# Most efficient way for people along the edges of a grid to move to the center

I'm considering a $$2k\times 2k$$ square grid ($$k\in\mathbb Z^+$$) with $$8k$$ highly rational people standing along the vertices forming the perimeter. All of these people want to go to the centre of the square. Within a unit of time, each person can either decide to stay on their vertex or walk to an adjacent vertex, however each road connecting two adjacent vertices can only have one person walking at a time. What is the most efficient way (and corresponding complexity) to get everyone to the centre if:

1. all vertices (except the centre) can only hold one person, and with two more sub-cases of a. multiple people can walk into the centre at the same time, and b. only one person can walk into centre at a time; and
2. all vertices can hold any number of people.

I first thought of the base case for the $$2\times2$$ grid.

• For case 1a. the people in the middle of each edge immediately move to the centre while the people on the corners move to the vertex on e.g. their right, before moving to the centre on the next step. Total time taken: $$2$$.
• For case 1b. the people in the middle of each edge queue to move to the centre, taking $$4$$ units of time, during which the people on the corners can simultaneously move to middle of the corresponding edge in the next step to populate the queue. Total time taken: $$8$$.
• Case 2. takes the same time as 1a. Total time taken: $$2$$.

However I can't figure out a way to generalise this; is it possible to do so? Maybe this involves dynamic programming? All insights are appreciated! :) (NB: I'm not too sure if this can become overly technical, so please let me know if it is and I'll migrate it to the maths stackexchange.)

An obvious lower bound for 1 is

The number of steps needed to get any person to one of the four spots directly feeding into the center, plus a quarter of the total number of people, $$2k$$, in 1a, to walk the maximum of four people into the center at each step, or the total number of people, $$8k$$, to walk each of them into the center in turn.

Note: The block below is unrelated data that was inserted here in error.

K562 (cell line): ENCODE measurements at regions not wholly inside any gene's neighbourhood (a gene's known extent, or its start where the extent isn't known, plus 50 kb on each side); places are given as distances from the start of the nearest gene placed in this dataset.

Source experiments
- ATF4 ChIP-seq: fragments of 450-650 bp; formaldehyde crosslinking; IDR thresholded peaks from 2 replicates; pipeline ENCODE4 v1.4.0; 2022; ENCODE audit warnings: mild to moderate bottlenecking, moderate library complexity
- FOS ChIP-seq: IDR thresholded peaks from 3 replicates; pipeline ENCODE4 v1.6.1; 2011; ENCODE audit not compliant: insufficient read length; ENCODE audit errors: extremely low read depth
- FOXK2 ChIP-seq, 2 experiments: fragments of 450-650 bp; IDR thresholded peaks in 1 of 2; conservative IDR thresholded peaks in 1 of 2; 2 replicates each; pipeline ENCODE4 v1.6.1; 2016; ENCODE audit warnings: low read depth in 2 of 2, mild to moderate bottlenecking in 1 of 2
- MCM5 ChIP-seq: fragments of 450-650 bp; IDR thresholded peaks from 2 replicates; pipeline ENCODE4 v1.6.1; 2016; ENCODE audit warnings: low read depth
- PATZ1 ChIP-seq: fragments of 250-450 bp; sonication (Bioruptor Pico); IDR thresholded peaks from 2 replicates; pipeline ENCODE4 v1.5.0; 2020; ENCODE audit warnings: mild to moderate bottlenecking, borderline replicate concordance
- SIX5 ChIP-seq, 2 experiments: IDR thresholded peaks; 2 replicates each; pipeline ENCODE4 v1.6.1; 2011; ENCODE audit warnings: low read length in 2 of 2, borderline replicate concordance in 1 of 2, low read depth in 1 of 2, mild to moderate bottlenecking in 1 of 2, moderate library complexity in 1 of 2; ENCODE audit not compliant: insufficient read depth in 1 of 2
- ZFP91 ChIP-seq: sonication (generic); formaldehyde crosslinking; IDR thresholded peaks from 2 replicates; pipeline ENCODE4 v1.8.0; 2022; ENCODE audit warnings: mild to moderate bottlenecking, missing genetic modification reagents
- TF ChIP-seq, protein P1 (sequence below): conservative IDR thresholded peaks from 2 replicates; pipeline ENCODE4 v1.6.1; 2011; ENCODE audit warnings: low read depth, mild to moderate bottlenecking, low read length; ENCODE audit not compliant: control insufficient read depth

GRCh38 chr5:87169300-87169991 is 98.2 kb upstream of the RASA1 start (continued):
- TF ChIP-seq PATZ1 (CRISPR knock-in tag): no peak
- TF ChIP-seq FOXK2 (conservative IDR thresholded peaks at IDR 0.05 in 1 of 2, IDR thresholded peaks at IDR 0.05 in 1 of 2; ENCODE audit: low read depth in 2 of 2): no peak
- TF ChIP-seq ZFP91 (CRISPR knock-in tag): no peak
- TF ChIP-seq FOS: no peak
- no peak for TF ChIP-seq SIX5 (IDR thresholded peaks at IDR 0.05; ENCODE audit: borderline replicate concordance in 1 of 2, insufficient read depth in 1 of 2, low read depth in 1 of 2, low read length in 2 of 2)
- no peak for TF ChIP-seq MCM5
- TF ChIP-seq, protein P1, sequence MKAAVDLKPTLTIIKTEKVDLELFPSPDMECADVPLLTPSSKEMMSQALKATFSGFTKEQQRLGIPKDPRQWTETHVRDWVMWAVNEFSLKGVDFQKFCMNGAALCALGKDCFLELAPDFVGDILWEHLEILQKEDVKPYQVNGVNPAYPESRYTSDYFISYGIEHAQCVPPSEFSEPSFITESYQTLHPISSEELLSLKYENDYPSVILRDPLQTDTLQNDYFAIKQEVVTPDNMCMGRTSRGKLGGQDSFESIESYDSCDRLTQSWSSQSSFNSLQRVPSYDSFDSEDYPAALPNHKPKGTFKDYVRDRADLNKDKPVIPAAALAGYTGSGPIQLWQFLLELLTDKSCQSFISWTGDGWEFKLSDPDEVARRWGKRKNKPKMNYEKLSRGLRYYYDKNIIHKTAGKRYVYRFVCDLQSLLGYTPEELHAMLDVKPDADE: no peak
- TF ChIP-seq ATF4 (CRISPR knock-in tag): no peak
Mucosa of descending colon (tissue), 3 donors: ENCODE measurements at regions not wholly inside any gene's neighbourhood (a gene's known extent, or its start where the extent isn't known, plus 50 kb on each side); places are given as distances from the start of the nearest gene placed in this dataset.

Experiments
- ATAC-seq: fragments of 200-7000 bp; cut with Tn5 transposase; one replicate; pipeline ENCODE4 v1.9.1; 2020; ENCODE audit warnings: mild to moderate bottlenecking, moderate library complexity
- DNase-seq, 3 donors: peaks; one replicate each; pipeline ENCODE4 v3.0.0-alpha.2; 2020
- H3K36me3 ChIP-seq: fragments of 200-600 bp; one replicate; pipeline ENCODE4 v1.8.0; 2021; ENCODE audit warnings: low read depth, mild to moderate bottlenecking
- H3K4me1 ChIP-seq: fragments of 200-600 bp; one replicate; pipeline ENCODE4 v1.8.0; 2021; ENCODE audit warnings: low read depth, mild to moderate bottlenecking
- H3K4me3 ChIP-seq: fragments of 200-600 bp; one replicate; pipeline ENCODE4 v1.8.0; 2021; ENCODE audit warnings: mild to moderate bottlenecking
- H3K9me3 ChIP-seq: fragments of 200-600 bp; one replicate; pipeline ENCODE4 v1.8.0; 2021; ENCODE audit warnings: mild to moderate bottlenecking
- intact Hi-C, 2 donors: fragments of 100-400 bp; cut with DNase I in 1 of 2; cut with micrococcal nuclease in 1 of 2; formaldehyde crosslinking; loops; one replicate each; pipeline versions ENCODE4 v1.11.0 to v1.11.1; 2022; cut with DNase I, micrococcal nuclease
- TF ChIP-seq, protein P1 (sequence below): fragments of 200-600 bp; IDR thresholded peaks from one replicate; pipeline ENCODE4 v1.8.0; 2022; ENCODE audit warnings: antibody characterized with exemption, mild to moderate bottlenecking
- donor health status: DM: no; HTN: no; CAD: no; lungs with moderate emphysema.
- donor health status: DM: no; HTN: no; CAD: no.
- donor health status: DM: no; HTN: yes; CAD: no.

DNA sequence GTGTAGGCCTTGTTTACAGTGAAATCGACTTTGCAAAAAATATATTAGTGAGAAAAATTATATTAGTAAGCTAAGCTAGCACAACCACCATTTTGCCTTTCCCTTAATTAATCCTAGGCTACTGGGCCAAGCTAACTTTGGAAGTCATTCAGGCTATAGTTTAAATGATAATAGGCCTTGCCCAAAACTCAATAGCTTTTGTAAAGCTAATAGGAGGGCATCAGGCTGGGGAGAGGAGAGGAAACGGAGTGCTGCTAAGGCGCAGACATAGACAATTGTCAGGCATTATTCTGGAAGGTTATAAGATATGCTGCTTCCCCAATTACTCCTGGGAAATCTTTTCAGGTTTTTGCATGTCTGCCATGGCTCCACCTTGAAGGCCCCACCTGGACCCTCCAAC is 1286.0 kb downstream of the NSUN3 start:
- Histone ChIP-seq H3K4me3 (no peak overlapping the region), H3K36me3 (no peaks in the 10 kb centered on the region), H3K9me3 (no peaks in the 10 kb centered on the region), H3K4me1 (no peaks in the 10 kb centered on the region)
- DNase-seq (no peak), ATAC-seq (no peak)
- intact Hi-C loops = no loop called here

It is not hard to see that

This can actually be achieved, e.g. by subdividing into four equilateral triangles of $$2k, 2k-2, \ldots,4,2$$ vertices from base to top (so the center will be right above one of the top two vertices). Within this space, everybody who can moves up, the two at the extremes move inward. Repeat this for $$k-1$$ steps until you are in the situation above.

Graphically for $$k = 3$$:

The central position is indicated with a black dot, the four triangles all have a constant tone, but brighter at the initial positions.

After $$k - 1$$ steps, we would have

1a

$$3k - 1$$

1b

$$9k - 1$$

When all vertices can be multiply occupied, as @KyleParsons pointed out in the comments, no edge can be traversed by two people at a time (I had overlooked this in an earlier version).

2

a lower bound now is the number of steps needed to get the four positions around the center occupied, after which at most four can move to the center in each step. This means that we get the same answer as in 1a.

• I don't think your answer for (2) is correct because even though vertices can be multiply occupied, we're still restricted to one person traversing a particular segment during each time unit. Commented Oct 21, 2021 at 17:45
• @KyleParsons thanks, I missed that restriction! I'll edit. Commented Oct 22, 2021 at 5:49
• @doetoe I think it would be better if you simply edit your answer so the incorrect part is no longer shown, and credit Kyle via past errata like "thanks to Kyle, prior version of this answer incorrectly assumes that an edge can hold multiple people" Commented Oct 22, 2021 at 6:57
• @doetoe Hi could you sketch the equilateral triangles if possible? Commented Oct 25, 2021 at 18:50
• @IceTea I uploaded two images Commented Oct 26, 2021 at 12:04